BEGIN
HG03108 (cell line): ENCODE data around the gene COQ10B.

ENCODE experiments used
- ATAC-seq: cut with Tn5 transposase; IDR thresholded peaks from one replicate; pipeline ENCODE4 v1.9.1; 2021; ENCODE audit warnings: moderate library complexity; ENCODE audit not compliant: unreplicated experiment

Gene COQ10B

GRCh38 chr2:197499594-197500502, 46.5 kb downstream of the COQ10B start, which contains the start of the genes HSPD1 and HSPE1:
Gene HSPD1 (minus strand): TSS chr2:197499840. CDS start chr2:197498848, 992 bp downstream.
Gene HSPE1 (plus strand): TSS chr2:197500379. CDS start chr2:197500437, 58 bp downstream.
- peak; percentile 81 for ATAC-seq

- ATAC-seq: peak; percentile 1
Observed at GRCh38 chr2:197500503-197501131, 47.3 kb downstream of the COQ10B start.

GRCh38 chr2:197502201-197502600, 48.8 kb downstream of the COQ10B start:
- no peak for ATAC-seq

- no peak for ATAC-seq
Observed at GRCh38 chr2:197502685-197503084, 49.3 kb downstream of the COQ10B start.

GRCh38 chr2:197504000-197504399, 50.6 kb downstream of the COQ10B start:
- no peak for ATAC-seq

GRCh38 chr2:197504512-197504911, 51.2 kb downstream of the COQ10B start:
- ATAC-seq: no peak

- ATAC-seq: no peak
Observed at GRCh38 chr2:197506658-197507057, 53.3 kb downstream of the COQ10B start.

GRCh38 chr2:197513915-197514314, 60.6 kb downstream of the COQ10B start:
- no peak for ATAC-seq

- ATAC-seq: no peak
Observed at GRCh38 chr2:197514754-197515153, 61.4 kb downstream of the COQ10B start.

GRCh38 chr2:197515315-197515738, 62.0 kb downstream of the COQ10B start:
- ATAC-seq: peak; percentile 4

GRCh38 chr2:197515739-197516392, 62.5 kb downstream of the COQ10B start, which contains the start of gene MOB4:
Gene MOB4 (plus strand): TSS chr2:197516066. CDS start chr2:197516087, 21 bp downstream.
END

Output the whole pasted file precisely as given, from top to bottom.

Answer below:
HG03108 (cell line): ENCODE data around the gene COQ10B.

ENCODE experiments used
- ATAC-seq: cut with Tn5 transposase; IDR thresholded peaks from one replicate; pipeline ENCODE4 v1.9.1; 2021; ENCODE audit warnings: moderate library complexity; ENCODE audit not compliant: unreplicated experiment

Gene COQ10B

GRCh38 chr2:197499594-197500502, 46.5 kb downstream of the COQ10B start, which contains the start of the genes HSPD1 and HSPE1:
Gene HSPD1 (minus strand): TSS chr2:197499840. CDS start chr2:197498848, 992 bp downstream.
Gene HSPE1 (plus strand): TSS chr2:197500379. CDS start chr2:197500437, 58 bp downstream.
- peak; percentile 81 for ATAC-seq

- ATAC-seq: peak; percentile 1
Observed at GRCh38 chr2:197500503-197501131, 47.3 kb downstream of the COQ10B start.

GRCh38 chr2:197502201-197502600, 48.8 kb downstream of the COQ10B start:
- no peak for ATAC-seq

- no peak for ATAC-seq
Observed at GRCh38 chr2:197502685-197503084, 49.3 kb downstream of the COQ10B start.

GRCh38 chr2:197504000-197504399, 50.6 kb downstream of the COQ10B start:
- no peak for ATAC-seq

GRCh38 chr2:197504512-197504911, 51.2 kb downstream of the COQ10B start:
- ATAC-seq: no peak

- ATAC-seq: no peak
Observed at GRCh38 chr2:197506658-197507057, 53.3 kb downstream of the COQ10B start.

GRCh38 chr2:197513915-197514314, 60.6 kb downstream of the COQ10B start:
- no peak for ATAC-seq

- ATAC-seq: no peak
Observed at GRCh38 chr2:197514754-197515153, 61.4 kb downstream of the COQ10B start.

GRCh38 chr2:197515315-197515738, 62.0 kb downstream of the COQ10B start:
- ATAC-seq: peak; percentile 4

GRCh38 chr2:197515739-197516392, 62.5 kb downstream of the COQ10B start, which contains the start of gene MOB4:
Gene MOB4 (plus strand): TSS chr2:197516066. CDS start chr2:197516087, 21 bp downstream.